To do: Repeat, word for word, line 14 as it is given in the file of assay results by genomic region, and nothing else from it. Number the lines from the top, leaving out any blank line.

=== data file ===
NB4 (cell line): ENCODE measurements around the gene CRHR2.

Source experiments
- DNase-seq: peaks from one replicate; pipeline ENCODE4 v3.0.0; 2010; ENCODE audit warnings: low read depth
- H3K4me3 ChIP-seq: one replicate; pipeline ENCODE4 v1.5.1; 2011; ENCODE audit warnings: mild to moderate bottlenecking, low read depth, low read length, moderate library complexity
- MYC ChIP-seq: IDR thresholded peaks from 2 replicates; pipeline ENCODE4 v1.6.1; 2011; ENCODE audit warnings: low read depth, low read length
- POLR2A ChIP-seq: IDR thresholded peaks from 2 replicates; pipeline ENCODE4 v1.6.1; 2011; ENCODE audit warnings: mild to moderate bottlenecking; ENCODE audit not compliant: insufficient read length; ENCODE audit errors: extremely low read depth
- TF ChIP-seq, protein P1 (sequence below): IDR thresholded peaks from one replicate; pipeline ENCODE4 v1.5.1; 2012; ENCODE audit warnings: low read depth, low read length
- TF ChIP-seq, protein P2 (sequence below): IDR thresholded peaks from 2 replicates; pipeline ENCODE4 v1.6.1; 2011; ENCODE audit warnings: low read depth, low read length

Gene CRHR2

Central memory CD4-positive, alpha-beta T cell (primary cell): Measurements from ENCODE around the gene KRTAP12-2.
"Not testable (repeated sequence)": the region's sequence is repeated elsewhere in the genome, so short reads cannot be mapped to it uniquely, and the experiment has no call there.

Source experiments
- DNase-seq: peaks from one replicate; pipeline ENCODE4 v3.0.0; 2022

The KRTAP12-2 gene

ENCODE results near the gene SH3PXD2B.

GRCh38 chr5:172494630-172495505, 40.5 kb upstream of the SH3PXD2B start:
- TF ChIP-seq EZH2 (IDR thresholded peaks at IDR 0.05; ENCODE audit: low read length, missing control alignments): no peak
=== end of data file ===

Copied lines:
The KRTAP12-2 gene